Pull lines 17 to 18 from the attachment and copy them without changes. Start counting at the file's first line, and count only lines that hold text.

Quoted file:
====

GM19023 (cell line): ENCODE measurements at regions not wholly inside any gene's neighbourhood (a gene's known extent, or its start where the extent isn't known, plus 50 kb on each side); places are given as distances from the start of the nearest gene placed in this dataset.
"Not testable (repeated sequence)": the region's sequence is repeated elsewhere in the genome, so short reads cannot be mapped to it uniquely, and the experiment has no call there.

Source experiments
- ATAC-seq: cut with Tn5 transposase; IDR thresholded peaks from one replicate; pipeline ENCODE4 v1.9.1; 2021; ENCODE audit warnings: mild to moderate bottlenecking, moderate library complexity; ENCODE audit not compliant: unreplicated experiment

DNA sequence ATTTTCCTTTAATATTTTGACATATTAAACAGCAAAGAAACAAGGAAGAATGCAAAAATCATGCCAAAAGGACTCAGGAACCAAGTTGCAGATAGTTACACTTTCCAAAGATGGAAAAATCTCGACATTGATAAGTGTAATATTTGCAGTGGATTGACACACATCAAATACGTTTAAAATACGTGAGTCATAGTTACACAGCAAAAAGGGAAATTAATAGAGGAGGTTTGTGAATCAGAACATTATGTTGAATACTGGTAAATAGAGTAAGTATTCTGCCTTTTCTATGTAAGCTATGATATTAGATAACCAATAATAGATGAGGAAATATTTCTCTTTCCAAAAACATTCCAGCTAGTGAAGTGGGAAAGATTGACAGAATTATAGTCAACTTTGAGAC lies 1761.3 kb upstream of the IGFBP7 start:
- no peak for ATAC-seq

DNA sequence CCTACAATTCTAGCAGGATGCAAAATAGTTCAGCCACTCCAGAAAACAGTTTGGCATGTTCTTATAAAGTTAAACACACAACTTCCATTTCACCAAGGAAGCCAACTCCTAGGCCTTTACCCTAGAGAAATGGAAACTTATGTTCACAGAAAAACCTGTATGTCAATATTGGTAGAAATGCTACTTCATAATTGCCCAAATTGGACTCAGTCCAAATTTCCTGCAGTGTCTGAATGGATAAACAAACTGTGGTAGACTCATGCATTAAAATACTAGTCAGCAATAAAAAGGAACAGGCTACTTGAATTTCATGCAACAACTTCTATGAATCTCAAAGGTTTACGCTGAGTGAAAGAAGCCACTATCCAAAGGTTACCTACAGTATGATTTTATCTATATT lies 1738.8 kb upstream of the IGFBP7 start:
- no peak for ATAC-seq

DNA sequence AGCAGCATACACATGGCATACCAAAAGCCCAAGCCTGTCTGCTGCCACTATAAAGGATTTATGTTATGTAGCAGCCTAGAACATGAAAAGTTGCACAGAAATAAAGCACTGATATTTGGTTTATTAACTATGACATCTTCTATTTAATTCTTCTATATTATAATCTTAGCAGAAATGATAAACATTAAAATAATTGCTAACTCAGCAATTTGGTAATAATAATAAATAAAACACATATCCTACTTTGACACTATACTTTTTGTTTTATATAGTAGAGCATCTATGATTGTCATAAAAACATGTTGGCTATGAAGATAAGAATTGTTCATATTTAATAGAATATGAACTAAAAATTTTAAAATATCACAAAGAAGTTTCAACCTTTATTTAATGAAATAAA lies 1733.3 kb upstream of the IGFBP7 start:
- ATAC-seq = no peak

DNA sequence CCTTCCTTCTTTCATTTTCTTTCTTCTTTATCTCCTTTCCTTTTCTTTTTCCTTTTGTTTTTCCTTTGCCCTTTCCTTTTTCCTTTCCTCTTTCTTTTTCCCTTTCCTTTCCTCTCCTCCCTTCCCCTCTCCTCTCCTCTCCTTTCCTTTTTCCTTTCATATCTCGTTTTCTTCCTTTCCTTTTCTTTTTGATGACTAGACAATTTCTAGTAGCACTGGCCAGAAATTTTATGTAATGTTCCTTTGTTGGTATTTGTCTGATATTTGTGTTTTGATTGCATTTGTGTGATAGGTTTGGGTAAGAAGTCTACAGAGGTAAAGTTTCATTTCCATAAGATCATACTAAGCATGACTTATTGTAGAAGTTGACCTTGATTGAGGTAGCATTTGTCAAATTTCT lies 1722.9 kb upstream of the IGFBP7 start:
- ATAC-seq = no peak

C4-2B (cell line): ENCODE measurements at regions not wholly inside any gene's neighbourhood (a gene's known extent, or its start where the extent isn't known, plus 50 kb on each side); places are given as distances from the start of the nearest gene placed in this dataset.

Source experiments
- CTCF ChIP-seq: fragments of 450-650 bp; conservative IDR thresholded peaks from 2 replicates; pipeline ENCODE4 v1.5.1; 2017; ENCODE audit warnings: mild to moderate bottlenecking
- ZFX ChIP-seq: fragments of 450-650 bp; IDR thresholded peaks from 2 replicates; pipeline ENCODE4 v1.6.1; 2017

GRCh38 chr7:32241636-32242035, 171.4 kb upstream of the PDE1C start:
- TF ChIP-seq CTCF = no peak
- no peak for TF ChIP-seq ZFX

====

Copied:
GRCh38 chr7:32241636-32242035, 171.4 kb upstream of the PDE1C start:
- TF ChIP-seq CTCF = no peak